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New York Islanders Sale: Who are these guys?

The New England cartel continues! Except slightly different.

New dawn.
New dawn.
Anthony Gruppuso-USA TODAY Sport

We covered the rumblings on the third natural question for the New York Islanders sale. Now how about the first one: Who are these guys?

The early reports were basically, "a former Caps part-owner and a businessman guy." So that's a start.

Newsday has the quickest summation:

Ledecky was chairman of Lincoln Holdings from 1999-2001, which held interests in the Caps and the NBA's Washington Wizards. Malkin is chairman of UK-based Value Retail, a syndicator of high-end European retail outlets.

Upon some delicious Googling, they are old college buddies who have each found success as business owner/investors.

One was a partner in the Capitals with Ted Leonsis, who still owns the team after they parted amicably. The other is based in London and runs shopping centers that offer goods 98 percent of you don't, or at least really shouldn't be, spending your paycheck on.

Jonathan Ledecky, Conglomerizer

Ledecky's previous foray into sports ownership began with a successful partnership known as Lincoln Holdings with Capitals majority owner Leonsis. It ended when he sold that stake to Leonsis so that he could pursue other sports interests:

Ledecky, who founded a number of businesses including U.S. Office Products, reportedly paid $60 million for his initial stake in Lincoln.


"I have decided to purchase Jon's stake in Lincoln Holdings because it gives the partnership continuity," Leonsis says. "He has a desire to pursue other business and sports opportunities and this transaction will provide him with the capital in which to do so."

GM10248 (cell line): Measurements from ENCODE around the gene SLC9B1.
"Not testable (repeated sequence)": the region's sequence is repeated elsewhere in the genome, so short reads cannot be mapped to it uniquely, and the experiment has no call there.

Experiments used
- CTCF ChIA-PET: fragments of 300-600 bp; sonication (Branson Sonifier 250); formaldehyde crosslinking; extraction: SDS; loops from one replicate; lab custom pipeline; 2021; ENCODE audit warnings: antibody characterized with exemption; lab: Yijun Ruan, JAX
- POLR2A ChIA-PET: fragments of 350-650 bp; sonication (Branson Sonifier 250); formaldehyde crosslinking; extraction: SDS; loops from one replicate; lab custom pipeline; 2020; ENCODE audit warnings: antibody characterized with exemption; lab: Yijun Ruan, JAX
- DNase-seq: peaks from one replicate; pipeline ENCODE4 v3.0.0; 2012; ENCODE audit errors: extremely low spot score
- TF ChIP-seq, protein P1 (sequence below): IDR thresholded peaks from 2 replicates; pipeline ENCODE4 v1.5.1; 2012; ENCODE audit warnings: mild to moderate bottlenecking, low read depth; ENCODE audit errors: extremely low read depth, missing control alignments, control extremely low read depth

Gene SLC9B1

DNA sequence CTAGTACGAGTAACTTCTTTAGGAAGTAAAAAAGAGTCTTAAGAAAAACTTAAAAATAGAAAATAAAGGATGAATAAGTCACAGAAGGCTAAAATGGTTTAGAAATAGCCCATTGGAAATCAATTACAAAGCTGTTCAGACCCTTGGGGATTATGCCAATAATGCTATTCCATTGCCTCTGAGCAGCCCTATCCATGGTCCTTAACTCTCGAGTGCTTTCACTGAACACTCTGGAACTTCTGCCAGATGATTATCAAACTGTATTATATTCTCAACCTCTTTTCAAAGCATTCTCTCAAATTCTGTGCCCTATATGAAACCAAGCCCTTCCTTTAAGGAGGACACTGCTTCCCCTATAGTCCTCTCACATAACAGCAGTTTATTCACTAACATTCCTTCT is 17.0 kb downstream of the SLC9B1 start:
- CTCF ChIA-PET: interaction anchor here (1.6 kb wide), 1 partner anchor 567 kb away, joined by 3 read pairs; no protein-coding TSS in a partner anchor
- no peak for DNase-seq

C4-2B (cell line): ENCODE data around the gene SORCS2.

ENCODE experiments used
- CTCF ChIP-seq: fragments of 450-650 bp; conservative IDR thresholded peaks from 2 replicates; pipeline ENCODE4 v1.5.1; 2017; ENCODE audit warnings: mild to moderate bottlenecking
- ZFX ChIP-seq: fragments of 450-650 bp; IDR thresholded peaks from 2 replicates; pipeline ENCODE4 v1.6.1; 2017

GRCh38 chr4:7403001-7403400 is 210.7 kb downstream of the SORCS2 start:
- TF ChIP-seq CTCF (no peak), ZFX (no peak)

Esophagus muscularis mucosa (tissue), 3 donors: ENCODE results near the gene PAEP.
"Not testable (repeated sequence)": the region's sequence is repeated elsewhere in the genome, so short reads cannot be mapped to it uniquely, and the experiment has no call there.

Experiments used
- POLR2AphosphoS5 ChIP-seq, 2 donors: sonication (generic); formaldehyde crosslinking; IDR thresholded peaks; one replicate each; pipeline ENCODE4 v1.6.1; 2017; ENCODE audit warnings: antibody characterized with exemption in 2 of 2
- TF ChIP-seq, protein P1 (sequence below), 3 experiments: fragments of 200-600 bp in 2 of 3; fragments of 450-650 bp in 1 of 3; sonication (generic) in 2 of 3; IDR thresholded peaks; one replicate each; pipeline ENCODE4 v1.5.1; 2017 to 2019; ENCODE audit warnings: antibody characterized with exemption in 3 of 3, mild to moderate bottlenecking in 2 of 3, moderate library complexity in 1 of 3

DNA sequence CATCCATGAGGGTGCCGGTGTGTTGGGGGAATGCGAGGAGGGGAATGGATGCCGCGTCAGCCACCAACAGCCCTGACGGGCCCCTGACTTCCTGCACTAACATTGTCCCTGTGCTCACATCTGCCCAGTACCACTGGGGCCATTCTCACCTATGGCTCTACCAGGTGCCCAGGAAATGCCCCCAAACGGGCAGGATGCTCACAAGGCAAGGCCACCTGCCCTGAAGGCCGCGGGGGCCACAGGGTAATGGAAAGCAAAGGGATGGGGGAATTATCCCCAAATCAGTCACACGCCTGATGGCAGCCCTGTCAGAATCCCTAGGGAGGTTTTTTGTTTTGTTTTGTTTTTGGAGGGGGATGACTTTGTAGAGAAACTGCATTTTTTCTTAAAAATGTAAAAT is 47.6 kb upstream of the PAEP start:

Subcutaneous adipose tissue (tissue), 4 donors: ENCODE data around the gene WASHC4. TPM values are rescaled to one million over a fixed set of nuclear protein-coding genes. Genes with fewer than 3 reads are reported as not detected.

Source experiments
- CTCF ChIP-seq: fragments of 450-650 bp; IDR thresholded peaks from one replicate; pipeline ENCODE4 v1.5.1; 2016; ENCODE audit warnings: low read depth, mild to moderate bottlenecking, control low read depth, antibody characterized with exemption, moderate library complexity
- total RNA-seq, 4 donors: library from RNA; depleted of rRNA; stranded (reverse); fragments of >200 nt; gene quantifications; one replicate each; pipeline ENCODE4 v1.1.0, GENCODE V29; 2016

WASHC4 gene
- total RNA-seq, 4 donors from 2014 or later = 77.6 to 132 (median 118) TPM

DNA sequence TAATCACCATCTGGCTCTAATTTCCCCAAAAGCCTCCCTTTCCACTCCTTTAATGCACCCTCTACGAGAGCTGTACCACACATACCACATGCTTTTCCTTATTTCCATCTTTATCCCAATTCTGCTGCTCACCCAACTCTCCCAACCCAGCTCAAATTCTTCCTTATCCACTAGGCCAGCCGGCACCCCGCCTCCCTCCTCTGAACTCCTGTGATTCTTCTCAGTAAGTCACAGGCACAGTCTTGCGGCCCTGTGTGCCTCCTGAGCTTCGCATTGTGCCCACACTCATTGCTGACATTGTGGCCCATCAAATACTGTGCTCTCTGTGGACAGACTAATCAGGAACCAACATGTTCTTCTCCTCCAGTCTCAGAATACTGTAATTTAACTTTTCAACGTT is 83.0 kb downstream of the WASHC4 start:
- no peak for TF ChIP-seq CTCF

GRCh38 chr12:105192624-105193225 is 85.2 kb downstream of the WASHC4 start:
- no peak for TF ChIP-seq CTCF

Alas, it appears Ledecky wasn't able to successfully win bids on a few teams in a few different sports, including by various reports the Montreal Canadiens, Oakland A's and Los Angeles Dodgers. These ownership clubs, you know, they are hard to get into. Just ask Andrew Barroway.

A 2013 profile of Ledecky by Teri Buhl, who bills her site as "smashmouth investigative journalism" (we just don't have enough smashmouth these days, amirite?), shows Ledecky involved in all sorts of business pursuits:

A 90′s investment manager who made a killing buying small independent companies in the same business line and stuffing them into a public company is back. Harvard alumni Jonathan Ledecky has just sealed a deal creating the first SPAC in the mobile advertising space.


Last year Ledecky started buying video gaming companies but quickly branched out from trying to score off a Zynga like play. Then he found this ad executive Robert Regular and wooed him into allowing his private advertising exchange company, Kitara Media, to be part of the SPAC. Regular got a nice salary contract and ten million in the SPAC’s stock in return for agreeing to be Ledecky’s CEO.

This is good news for budding start-up guys in mobile advertising because it means there are deep pockets out their looking to buy your company if you fit with the SPAC’s strategy.


Ledecky has liked to try things, and trying those things have enabled his dabbling in sports:

Based on the innovative philosophy of consolidating related small businesses to capitalize on economies of scale, the "rollup" company was netting $4 billion within three years and became the fastest company ever to hit the Fortune 500.

Ledecky has made headlines in national newspapers and magazines and spawned a spate of business school case studies, some documenting his successes, others his failures.